<b>Chest port</b>

    My husband had the chest port surgery  done at Temple Hospital in Philadelphia as an outpatient. He was originally scheduled to go under anesthesia but the surgeon came in and asked  him if he could “soldier through with topical anesthesia, the surgery would be done in 15 minutes, he would put surgical glue on him, tell him put a shirt on and go home following completion of surgery. He said it would hurt a bit and that he would mostly feel more like pressure but that it would be over very quickly. My husband said that on a scale of 1 to 10, the pain level was a 5. There were two small incisions. I asked my husband :  knowing what he knows now,  after having the surgery done, would he choose to do the same thing or would he rather be put under anesthesia. He said he would do it exactly the same way because it was around 20 minutes of pressure on the area, a little pain and then it was completely done and over and he got to go home immediately with no recovery time whatsoever. They literally told him “put your shirt on, you can go home now.” He was able to use the chest port the next day and it has been problem free ever since.

    <b> Itchiness from the plastic covering over the chest port :</b>

    In the beginning, after the nurse would come and put the needle in the chest port (they call that “accessing the chest port”), she would put a plastic clear sticky covering on top of the area to prevent infection. My husband experienced an allergic reaction and ended up with elevated blisters beneath the sticker area.  The pharmacy who mails the medication then changed the sticker covering to some thing called “IV 3000“ for people with sensitive skin.

    On each side of the clear sticker, there is an orange strip. The nurse takes off the orange strip after she puts the covering on so that he does not have any type of irritation. If memory serves me correctly, on the edges where the orange strip is, it contains a certain amount of the cleaning agent chlorhexidine  to which apparently my husband has an allergic reaction .  The home nurse also puts a clear sticker covering on top of the chest port needle called Tegaderm. Ask them to leave you extra coverings in case it starts to come loose before the next port change.

    <b>New covering I saw at the hospital that seals around the tube coming out of the chest port.</b>

    The hospital put a plastic cover over the chest port and then a second separate piece on the lower part of the area to help seal the tube and keep it germ free. It worked very well and my husband had no allergic reaction to it. The hospital nurse sent me home with one so that I can show the home nurse.

    <b>Say no to hospice services</b>

    Not that you are anywhere near close to this but the ALS doctor told me to always say no to any request for hospice services because the first thing they will do is take away the Radicava infusions and the Riluzole pills.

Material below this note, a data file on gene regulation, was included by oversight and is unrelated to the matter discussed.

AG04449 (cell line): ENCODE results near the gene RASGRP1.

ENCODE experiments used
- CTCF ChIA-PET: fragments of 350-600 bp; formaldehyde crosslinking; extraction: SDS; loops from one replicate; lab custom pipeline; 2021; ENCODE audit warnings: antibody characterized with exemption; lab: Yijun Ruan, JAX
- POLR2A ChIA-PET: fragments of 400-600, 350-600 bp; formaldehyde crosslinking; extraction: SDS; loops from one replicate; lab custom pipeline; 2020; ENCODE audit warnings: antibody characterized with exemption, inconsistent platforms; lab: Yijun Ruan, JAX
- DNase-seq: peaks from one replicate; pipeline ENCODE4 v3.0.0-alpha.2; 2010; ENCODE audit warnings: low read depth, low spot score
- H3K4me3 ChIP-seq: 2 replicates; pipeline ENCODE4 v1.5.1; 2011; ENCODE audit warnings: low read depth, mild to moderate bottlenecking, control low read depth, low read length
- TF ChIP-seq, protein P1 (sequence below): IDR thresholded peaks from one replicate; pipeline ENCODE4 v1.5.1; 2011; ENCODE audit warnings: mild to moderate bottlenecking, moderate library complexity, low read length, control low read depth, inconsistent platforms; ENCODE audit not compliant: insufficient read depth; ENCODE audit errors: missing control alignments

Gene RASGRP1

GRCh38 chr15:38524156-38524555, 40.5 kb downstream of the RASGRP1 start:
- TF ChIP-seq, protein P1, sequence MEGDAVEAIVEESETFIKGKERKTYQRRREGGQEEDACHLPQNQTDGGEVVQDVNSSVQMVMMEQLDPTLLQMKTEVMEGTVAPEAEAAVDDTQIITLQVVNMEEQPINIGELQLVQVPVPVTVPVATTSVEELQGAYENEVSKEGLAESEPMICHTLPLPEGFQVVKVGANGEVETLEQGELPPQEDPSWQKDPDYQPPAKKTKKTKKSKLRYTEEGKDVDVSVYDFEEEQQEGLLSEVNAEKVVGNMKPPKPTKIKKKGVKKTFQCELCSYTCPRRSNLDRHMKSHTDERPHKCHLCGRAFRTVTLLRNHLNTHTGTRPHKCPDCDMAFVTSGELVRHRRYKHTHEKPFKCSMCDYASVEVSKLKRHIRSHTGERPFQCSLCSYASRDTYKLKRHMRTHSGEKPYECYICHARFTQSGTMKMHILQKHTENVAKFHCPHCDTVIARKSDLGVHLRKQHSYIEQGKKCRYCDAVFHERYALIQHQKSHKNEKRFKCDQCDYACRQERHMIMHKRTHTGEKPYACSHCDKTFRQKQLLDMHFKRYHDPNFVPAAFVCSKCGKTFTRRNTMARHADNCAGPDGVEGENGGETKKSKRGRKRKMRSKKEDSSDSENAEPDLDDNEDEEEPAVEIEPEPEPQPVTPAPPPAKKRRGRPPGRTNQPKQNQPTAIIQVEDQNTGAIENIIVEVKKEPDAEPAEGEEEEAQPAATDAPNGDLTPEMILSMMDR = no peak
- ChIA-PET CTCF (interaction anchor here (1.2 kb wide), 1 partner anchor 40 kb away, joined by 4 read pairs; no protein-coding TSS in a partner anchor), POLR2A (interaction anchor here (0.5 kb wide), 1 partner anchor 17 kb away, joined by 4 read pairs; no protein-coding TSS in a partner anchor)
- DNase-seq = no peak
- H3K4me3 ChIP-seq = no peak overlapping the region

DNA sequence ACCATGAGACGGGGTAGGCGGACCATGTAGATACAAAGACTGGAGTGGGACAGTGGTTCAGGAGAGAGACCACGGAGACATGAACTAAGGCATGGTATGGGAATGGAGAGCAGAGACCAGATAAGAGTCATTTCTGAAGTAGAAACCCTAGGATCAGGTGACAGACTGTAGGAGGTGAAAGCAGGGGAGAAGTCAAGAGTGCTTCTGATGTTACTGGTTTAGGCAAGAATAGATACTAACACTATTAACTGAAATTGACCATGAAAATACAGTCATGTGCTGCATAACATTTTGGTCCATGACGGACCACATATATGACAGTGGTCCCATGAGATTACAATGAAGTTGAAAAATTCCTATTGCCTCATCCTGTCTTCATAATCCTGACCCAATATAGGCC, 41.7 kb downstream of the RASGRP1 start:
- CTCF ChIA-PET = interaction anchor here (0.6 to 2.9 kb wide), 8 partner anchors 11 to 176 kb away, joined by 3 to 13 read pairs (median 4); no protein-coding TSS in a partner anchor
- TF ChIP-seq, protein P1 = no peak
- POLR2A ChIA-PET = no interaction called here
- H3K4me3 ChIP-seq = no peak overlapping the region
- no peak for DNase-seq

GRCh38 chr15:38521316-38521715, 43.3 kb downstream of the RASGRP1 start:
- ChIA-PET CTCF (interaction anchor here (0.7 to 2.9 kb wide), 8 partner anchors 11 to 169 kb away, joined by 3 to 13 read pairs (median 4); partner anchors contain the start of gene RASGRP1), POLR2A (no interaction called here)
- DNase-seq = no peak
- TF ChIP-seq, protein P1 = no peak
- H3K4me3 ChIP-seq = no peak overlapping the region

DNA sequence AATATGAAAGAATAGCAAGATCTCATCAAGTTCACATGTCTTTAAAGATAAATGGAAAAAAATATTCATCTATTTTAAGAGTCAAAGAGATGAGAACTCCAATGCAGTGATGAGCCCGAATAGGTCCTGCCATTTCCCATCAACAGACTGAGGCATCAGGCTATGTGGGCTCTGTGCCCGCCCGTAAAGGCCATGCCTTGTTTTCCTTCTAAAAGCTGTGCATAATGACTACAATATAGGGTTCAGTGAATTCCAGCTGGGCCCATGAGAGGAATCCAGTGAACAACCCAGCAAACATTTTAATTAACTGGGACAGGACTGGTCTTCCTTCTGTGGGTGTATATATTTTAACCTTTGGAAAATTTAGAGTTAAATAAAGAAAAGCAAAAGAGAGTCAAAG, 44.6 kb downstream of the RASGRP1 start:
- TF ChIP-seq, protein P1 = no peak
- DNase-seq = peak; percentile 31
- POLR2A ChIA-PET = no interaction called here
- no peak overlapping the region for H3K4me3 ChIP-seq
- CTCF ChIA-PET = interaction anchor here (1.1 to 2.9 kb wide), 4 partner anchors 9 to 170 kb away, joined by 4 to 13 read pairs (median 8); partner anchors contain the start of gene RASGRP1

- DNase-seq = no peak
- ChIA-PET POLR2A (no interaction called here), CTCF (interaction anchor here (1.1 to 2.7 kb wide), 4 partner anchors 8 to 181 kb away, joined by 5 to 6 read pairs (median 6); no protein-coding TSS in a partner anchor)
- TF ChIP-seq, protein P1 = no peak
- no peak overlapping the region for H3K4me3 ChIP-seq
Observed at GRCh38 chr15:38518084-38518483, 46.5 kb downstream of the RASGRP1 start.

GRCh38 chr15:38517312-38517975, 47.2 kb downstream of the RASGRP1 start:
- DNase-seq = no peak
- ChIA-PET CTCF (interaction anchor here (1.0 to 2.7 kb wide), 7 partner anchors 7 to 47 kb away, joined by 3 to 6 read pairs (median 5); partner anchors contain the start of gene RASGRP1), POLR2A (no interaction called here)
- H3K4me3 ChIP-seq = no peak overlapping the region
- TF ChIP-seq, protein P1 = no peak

<b>Radicava results </b>

    Throughout the course of the Radicava treatment, it seems that it takes the patient from wherever they are and reverses the symptoms to some degree during the dosing stage.  If you cannot move your arm, then after each treatment you might be able to move your arm up to your chest level. If you can’t move your leg, after treatment you may be able to  move your leg.    In our particular situation, the results were more noticeable in the beginning. On the days that my husband has the Radicava infusions, his voice would be improved. The results are a little bit  different for everyone from my experience of talking to other people but most people seem to report feeling a little bounce back, slightly more energy and overall feeling better.

    <b>Slows down disease progression</b>

    As the ALS doctor says to us, who’s to really know whether it has slowed  down the progression or not but in our particular situation, he has had ALS for six or seven years now so it seems as if it has clearly slowed down the progression. ??

    <b>Nightmare of Insurance company approval </b>

    I’m providing this information although it may not help in your particular situation because it sounds as if it’s a non-issue but in our situation, I was very glad to have the information. We could not get the insurance company to approve the Radicava treatment when it was first approved by the FDA. No matter how much I argued with them that it’s the first medication that the FDA has approved for ALS in 22 years, it fell on deaf ears. The ALS doctor told me she has over 200 patients and less than 25 of them are on the Radicava because they can’t get approval from their insurance company. She told me that I needed to sit down at the kitchen table and treat this as a job for two solid weeks from 9 AM to 5 PM. That is exactly what I did. I made phone calls all day to the insurance company and asked to speak to their supervisor, then their supervisor etc. and I just continued to make calls. She told me to make myself become the world’s biggest pest until they finally approved. She said in her experience two weeks of nonstop pestering generally results in approval of the Radicava treatment. After two solid weeks of pestering, it was approved.


    <b>Say NO to infusion center unless it’s close, convenient and what YOU want</b>